This afternoon, while waiting for my “moo goo gai panini”–a bad idea–to be ready from Marco Polo Café (102 St. Mark’s Place), I wandered into Holy Land Market. Amid the sacks of Israeli couscous and tins of tahini and pickled vegetables and rows of spices, there are three finds that you should not miss: Bourekas, fresh pita and Tim Tams.
Left to right: Spinach boureka, green olive and cheese boureka
The pita, which is delivered fresh baked every morning, is floury on the outside and wonderfully fluffy, each one puffing about an inch high. Rip it open, and find chewy, fragrant white bread, shot through with irregular bubbles. It splits nicely if you want to make a sandwich out of it. ($2.50 per pack of five pitas.)
Then there’s a whole section of bourekas (Israeli bureks); they’re snack-size, about 2 inches in diameter, and stuffed with savory fillings like eggplant, spinach, cheese-olive and “pizza” (apparently a very popular filling in Israel). The fillings are couched in flaky puff pastry, and several of them have sesame seeds on top. I especially liked the salty, rich cheese-green olive variety. (Bourekas $6.99 per pound.)
And then there are the Tim Tams, which is to say, the chocolate cookies infused with crack cocaine. And these are the illusive, genuine Arnott’s Tim Tams, not the Pepperidge Farms limited edition Tim Tams apparently available through March at Target stores. No, these are the real Australian Tim Tams, exported first to Israel and then graciously sold in New York by the fine folks at Holy Land Market. Usually, Tim Tams are only available in the United States in Hawaii.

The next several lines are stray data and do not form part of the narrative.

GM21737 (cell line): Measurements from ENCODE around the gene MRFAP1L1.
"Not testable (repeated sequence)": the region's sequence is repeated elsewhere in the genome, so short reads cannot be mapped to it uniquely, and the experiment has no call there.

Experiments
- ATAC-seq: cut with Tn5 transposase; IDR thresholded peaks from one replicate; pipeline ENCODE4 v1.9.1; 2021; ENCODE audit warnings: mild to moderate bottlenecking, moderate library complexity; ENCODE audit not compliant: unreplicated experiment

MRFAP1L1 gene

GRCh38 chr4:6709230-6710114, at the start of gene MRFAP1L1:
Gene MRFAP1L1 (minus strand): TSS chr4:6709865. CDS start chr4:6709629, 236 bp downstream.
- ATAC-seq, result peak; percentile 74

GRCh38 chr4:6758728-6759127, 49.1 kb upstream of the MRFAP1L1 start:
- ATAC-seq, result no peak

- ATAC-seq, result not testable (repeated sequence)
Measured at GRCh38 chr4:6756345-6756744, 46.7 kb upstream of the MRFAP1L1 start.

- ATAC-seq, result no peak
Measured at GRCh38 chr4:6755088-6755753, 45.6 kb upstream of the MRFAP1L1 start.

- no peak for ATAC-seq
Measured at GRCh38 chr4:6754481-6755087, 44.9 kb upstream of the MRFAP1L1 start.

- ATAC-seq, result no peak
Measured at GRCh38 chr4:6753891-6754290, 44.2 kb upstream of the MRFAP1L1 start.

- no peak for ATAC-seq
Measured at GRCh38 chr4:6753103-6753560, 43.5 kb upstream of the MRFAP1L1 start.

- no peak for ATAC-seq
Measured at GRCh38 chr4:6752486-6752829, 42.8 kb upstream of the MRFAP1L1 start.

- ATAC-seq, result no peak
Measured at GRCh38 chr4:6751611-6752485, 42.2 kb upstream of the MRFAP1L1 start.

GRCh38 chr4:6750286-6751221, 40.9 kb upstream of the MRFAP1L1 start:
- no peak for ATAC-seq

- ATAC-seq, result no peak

What is the big fuss about Tim Tams? Honestly, they’re what Girl Scout cookies would taste like in heaven. Just this side of junky, and totally delicious. I got the caramel version, which involves two rectangular crumbly chocolate cookies sandwiching a caramel filling, the whole shebang covered in milk chocolate. I am not able to have these at my desk without eating the entire bag, so I’m going to have to give them away at the staff meeting.
Holy Land Market
122 St. Mark’s Place
This article from the Village Voice Archive was posted on January 12, 2009